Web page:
Think back to 1980 - Britain was blighted by job losses and mass unemployment during one of the worst recessions ever witnessed and Thatcher's government used the recession to attack the unions, drive down wages and persecute and exploit unemployed workers.
It was in these bleak times for the working class that Salford TUC Unemployed Centre (SUCRC) was set up following a campaign to save jobs at the Gardners engineering factory. The centre is still going strong and is celebrating its 30th anniversary.
It continues to assist local unemployed people in obtaining welfare benefits and offering advice on employment law and debt counselling.
Thousands of dismissed and victimised workers have been represented in the workplace and at tribunals by the SUCRC staff, and thousands of pounds in compensation has been won back for those clients who have never been charged for these services.
SUCRC also runs a Big Lottery-funded scheme called Closing The Gap which assists people with debt problems, basic literacy and numeracy skills, confidence building and CV courses.
The centre is locally regarded as the fourth emergency service and the vulnerable people of the community owe the founders a huge debt of gratitude.
In the '80s and '90s unemployed people marched to demand the right to work - as well as increases in benefits and training - under the banner of Peoples' March For Jobs.
The Salford centre participated in every march, organising the 1995, 1996 and 1998 instances and providing practical support for others who were involved.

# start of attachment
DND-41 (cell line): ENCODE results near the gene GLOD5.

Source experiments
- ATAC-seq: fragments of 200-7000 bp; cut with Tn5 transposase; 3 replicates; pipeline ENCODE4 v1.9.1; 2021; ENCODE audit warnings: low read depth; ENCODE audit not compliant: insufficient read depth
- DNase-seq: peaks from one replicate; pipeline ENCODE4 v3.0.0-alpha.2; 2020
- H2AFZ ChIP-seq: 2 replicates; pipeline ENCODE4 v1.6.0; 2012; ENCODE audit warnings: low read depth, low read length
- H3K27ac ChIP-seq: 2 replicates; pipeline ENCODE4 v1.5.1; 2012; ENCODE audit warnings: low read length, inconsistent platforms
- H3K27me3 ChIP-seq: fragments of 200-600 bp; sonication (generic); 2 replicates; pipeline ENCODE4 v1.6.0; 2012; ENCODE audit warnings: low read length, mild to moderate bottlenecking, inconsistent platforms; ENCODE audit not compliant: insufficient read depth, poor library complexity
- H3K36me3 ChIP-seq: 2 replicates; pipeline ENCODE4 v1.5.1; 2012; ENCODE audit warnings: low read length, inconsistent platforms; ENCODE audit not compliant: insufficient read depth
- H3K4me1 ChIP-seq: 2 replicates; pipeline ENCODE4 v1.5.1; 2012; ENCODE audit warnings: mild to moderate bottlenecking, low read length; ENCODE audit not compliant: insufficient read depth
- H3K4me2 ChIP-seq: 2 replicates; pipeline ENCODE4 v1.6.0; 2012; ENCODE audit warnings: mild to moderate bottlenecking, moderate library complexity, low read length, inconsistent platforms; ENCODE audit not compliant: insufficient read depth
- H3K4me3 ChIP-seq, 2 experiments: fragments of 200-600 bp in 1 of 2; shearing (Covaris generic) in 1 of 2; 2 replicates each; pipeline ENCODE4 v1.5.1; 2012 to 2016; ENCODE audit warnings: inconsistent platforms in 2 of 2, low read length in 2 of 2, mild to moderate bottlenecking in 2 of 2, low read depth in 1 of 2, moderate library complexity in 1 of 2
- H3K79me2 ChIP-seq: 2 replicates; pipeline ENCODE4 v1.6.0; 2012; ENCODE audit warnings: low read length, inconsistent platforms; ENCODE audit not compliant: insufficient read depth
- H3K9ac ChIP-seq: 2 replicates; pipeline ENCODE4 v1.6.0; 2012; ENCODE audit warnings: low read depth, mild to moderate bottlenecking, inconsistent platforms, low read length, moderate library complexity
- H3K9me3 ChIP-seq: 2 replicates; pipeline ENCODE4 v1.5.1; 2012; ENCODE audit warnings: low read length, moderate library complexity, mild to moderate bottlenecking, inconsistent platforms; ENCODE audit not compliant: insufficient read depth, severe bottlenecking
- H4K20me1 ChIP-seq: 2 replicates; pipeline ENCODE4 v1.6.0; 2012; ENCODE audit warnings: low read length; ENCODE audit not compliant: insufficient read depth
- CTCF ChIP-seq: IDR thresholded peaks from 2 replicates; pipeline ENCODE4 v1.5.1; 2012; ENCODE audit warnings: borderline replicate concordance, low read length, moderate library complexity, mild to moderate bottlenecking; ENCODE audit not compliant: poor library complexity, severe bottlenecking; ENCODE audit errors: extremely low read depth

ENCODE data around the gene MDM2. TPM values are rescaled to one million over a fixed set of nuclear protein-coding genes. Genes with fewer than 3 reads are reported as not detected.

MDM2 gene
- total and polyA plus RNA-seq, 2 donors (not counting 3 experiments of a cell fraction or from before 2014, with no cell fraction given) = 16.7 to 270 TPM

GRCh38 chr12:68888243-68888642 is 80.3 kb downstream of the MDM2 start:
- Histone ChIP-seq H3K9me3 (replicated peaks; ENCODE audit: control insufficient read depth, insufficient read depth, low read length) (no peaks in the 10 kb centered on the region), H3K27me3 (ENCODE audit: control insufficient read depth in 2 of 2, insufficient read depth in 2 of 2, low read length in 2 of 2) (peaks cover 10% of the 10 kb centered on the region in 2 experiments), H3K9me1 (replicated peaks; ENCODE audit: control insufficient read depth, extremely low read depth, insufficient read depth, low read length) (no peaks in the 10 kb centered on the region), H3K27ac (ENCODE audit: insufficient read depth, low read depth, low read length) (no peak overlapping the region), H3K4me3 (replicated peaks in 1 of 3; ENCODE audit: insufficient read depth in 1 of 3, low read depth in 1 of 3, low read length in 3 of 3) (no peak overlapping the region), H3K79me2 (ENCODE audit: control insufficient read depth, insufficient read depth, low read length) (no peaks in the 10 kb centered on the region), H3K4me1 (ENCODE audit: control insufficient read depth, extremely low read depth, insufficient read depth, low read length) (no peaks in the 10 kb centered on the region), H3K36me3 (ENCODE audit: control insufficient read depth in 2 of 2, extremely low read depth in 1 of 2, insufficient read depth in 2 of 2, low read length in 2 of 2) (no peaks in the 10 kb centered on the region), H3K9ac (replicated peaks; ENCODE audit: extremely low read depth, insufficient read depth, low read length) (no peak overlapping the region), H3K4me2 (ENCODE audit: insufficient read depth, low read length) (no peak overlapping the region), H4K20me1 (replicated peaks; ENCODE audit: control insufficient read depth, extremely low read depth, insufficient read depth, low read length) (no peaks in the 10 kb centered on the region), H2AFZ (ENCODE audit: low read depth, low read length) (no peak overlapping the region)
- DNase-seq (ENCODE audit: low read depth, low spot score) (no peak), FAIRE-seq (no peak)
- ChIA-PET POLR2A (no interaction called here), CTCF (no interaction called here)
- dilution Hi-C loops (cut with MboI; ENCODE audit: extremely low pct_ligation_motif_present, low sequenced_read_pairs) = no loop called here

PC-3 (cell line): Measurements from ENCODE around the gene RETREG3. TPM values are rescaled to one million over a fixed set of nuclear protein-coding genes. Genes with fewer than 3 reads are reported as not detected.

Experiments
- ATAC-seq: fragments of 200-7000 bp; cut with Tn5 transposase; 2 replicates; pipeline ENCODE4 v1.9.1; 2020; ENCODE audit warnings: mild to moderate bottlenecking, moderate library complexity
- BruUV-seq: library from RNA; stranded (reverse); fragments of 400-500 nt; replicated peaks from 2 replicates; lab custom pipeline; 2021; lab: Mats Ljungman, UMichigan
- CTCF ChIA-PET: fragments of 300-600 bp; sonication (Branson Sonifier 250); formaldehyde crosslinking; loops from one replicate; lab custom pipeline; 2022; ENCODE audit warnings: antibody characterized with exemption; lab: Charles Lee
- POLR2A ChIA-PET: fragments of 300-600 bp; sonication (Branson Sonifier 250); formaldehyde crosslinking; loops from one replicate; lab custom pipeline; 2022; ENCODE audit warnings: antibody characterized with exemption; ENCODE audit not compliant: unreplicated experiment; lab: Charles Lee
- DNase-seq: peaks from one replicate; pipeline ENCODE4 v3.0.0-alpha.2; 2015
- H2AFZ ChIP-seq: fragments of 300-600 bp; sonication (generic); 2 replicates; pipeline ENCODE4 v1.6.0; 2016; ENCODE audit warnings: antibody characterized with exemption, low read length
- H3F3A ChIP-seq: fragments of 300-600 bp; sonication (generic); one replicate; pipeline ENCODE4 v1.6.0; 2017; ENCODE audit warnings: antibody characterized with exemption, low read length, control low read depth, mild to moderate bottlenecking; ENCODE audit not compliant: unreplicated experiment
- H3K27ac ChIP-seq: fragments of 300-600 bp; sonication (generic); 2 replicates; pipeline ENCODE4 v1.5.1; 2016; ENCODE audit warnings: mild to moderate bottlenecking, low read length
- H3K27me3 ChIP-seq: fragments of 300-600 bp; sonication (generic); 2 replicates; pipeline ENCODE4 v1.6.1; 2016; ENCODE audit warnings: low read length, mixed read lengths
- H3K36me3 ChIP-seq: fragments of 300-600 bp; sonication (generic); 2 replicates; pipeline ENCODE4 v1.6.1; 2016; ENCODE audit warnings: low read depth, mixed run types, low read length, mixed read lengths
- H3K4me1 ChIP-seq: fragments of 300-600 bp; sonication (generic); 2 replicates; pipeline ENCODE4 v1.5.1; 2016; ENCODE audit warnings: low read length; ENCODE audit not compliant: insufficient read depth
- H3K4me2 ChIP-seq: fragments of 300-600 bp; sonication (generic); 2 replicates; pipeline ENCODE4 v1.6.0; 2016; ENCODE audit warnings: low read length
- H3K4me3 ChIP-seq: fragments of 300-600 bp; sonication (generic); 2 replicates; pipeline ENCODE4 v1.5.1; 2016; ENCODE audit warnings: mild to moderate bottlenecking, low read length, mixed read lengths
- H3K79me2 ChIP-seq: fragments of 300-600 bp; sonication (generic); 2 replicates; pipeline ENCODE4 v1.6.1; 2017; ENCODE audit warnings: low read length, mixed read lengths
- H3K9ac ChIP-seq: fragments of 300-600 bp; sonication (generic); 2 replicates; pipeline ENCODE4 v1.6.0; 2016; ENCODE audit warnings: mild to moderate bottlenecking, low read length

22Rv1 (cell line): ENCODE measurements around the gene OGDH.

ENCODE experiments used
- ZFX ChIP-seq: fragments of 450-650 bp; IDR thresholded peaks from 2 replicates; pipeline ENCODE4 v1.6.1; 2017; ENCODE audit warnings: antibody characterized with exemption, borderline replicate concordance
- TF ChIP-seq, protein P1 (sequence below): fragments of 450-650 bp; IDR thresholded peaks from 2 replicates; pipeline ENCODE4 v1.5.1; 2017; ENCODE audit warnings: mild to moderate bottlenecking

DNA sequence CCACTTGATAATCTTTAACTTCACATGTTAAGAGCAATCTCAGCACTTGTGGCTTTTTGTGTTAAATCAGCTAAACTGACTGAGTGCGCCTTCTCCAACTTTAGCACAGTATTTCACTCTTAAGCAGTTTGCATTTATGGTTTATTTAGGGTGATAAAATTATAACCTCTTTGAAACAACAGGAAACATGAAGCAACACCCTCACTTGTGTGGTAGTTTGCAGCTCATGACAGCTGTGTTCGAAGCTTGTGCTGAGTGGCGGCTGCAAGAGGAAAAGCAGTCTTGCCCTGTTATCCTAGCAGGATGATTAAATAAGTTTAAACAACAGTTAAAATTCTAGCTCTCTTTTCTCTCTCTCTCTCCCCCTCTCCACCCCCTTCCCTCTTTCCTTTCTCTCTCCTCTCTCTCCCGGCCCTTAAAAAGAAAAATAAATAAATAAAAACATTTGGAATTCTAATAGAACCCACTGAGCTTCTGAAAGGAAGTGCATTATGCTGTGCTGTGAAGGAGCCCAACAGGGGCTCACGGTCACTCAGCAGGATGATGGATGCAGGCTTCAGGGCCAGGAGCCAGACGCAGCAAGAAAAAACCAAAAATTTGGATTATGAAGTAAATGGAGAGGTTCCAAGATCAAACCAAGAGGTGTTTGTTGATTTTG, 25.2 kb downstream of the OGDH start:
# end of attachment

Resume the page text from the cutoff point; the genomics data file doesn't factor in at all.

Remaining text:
Since then the TUC annual conference has called for an organisation to retrain, recruit and service unemployed workers, as the Trade Union Movement does not organise or negotiate for unemployed workers.
The vulnerability of people without jobs and representation is so very clear, yet the Con Dem government is seeking to put the burden of the current financial debts onto the backs of public sector workers through cuts in many public services and jobs.
The public sector unions and the TUC are fighting back and putting forward alternatives to these unfair and unnecessary cuts, proposing that the financial deficit could be cut by Robin Hood-style taxes, tighter control over tax evasion, decommissioning of the Trident missile programme and a halt on privatisation of public services.
The latest attacks on the welfare state by the coalition may lead to those without jobs being forced to do voluntary work to retain access to their welfare, while the lucky few with jobs will have no choice but to accept pay freezes and cuts from increasingly privatised services.
Since the interests of the employers, bankers and their political parties are the same - they want us to work as hard as possible for as little as possible in order to maximise their profits - these unemployed workers badly need a union to represent them - either a current TUC-affiliated union or a dedicated unemployed workers union similar to those that existed in the 1920s and '30s.
The Salford TUC Unemployed & Community Resource Centre and the other TUC centres need the full support of unions to ensure that the unemployed obtain their full rights and benefits and protect and represent them against exploitation and forced "voluntary" labour schemes.
Alec McFadden is development manager of Salford UCRC. For more information visit www.salforducrc.co.uk
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